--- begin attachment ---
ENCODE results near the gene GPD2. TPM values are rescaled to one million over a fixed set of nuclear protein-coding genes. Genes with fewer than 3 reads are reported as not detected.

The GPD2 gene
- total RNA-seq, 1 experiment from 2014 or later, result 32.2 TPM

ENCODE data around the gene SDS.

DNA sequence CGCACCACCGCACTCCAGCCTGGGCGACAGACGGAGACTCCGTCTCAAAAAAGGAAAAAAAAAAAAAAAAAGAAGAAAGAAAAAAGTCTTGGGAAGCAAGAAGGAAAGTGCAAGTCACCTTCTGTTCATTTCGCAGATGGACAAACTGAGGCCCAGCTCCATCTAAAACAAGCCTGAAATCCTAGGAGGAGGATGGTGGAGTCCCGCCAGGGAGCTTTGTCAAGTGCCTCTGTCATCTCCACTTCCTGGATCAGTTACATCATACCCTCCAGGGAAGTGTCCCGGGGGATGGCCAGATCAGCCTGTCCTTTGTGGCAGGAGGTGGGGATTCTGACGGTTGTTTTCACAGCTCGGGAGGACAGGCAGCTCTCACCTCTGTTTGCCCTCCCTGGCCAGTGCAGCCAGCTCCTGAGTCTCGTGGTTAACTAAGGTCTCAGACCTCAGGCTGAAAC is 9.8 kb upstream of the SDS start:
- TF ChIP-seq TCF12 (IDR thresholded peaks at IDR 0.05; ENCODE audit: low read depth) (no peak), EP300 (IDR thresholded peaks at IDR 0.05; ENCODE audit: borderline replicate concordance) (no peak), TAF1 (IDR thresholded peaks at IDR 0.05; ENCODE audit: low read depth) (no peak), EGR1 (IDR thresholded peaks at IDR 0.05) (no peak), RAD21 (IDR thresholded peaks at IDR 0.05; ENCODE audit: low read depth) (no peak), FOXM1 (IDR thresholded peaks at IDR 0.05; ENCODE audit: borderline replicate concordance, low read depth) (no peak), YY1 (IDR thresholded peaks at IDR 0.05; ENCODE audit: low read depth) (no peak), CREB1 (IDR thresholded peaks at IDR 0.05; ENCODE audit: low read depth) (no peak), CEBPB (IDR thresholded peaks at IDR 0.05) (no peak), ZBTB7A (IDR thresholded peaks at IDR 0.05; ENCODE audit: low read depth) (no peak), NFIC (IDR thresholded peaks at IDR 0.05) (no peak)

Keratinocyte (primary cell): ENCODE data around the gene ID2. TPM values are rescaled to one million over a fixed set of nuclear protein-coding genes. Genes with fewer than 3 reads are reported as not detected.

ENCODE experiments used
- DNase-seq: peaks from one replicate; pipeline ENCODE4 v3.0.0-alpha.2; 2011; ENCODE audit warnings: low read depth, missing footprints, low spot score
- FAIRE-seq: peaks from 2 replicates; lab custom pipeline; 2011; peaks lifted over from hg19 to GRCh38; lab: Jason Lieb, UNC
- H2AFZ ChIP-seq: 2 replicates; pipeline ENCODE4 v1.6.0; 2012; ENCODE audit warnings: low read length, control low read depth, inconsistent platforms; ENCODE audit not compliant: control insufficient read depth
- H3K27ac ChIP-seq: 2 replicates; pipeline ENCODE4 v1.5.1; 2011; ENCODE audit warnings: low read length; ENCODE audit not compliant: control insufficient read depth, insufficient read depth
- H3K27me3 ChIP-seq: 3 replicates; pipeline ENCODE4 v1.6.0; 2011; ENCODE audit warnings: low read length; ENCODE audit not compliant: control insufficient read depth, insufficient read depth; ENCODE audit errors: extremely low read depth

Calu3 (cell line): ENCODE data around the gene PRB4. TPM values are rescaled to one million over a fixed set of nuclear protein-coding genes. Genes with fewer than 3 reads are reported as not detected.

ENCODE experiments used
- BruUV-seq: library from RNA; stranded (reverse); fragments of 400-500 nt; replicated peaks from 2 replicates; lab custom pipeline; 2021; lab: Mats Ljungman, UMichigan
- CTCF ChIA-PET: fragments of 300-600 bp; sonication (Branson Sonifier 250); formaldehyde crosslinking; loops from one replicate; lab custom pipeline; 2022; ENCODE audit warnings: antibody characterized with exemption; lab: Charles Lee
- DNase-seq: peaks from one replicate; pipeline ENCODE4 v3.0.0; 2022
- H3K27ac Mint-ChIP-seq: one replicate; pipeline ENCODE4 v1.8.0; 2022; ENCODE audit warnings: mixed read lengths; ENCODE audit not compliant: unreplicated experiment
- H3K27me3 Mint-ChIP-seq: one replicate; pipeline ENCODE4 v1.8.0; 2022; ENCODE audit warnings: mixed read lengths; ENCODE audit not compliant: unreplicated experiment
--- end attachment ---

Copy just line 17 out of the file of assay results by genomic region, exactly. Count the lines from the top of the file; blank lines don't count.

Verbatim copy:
- CTCF ChIA-PET: fragments of 300-600 bp; sonication (Branson Sonifier 250); formaldehyde crosslinking; loops from one replicate; lab custom pipeline; 2022; ENCODE audit warnings: antibody characterized with exemption; lab: Charles Lee